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Lindley Estes is a business writer for The Free Lance-Star and This blog is on Fredericksburg-area business. Send an e-mail to Lindley Estes.

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Understand Starbucks, understand the market

FOR MOST investors, interactions with the stock market don’t go beyond a telephone call to a broker or a click of the mouse.

A decision is made to buy or sell a stock. An order is placed online or over the phone, and the stock symbol appears on or disappears from our portfolios.

Many people probably never take the time to think about who exactly bought or sold the security to us. Or where the trade was actually executed. Or what motivated the buyer/seller to do the opposite of what we did.

Instead, we blissfully move on, not truly understanding how the markets work or what makes a stock go up or down (mostly down of late).

Karen Blumenthal lifts the veil on the mystery that is the stock market in her new book, “Grande Expectations.”

The longtime Wall Street Journal reporter spent a year, 2005, following one single stock: Starbucks. The result is “Grande Expectations: A Year in the Life of Starbucks’ Stock.”

The book is interesting on two levels. First, it details the history and business strategies of Starbucks, which has rapidly become one of the country’s most powerful brands. Second, it shows how the markets really work.

Blumenthal breaks the book into 13 chapters and an epilogue. Each chapter represents one of the months that she spent following Starbucks and its stock.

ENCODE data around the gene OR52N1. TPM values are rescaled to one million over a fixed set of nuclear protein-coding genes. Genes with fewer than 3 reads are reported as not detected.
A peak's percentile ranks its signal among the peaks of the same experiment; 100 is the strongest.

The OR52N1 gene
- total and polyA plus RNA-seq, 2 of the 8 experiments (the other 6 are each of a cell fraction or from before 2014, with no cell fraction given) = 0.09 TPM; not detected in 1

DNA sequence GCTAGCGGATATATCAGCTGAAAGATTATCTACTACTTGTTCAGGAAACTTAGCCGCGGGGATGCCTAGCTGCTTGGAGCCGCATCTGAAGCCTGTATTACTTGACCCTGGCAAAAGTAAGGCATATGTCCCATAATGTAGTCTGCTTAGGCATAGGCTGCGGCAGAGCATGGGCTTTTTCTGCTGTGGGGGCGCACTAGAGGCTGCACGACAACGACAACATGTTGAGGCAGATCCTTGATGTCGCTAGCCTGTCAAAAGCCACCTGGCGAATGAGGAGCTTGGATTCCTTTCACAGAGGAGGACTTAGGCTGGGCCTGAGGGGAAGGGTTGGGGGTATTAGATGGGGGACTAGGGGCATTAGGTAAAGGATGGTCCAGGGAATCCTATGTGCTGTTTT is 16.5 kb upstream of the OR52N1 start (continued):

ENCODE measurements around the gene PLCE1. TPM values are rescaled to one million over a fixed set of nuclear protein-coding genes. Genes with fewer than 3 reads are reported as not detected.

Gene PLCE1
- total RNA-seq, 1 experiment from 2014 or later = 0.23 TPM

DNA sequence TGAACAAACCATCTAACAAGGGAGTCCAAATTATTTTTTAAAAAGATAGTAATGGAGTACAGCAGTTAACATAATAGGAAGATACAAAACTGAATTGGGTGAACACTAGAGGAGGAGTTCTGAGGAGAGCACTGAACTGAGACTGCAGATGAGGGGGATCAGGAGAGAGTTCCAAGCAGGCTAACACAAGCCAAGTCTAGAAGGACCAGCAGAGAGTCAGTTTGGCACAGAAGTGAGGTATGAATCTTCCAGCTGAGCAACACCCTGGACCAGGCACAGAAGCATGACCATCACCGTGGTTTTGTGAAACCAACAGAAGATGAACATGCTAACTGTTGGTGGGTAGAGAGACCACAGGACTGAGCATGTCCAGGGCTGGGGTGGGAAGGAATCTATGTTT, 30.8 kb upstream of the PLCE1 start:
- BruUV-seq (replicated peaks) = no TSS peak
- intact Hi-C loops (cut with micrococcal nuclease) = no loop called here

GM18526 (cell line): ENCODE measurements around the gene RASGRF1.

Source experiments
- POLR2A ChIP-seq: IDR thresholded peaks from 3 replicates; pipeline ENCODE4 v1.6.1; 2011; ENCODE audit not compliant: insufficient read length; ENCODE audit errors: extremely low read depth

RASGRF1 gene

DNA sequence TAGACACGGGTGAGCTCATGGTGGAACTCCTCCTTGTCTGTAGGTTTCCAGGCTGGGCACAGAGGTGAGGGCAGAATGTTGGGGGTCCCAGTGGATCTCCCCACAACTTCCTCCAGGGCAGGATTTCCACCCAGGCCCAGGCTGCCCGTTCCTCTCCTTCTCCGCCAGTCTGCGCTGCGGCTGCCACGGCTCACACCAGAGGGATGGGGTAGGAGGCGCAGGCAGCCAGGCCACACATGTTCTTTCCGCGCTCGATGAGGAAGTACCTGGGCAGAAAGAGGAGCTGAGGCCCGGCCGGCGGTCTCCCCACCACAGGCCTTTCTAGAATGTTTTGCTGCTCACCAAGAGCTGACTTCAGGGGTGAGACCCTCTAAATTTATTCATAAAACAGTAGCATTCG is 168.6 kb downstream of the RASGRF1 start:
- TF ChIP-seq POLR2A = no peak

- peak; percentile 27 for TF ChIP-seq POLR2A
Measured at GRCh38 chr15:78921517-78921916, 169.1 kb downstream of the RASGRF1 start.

She details the company’s birth as a small coffee seller in Seattle, and how the vision of chairman Howard Schultz helped spread the company across the country. Increasingly, Starbucks is focusing its growth prospects on international markets, particularly China, and is branching out into the sales of music, movies and food.

Starbucks’ story itself is worth studying, but it’s Blumenthal’s detailed reporting about what makes the stock move that makes this book most original.

Like most companies, Starbucks is primarily focused on its business but greatly interested in a rising stock price. That leads to constant interactions between company executives and stock analysts.

Tiny differences between earnings expectations and reported earnings lead to huge swings in the stock price. A few percentage points in same-store sales comparisons make the difference between a bull or bear market in the stock.

Blumenthal covers the market from all angles, spending time with stockbrokers, institutional and small investors, analysts, company executives, coffee baristas, customers and shareholders.

All have a stake in the success of Starbucks.

The executives set the company’s goals and communicate them to the analysts. The analysts determine the likelihood that the executives’ vision will pan out. The stockbrokers decide whether to recommend the stock to investors, who in turn determine whether Starbucks should play a role in their portfolios. The baristas must make a mean latte, and the customers must decide whether to plunk down $4 or more.

Investors will come away with a good understanding of how Starbucks continues to grow, and a better idea of how the stock market really works.

That’s a grande achievement.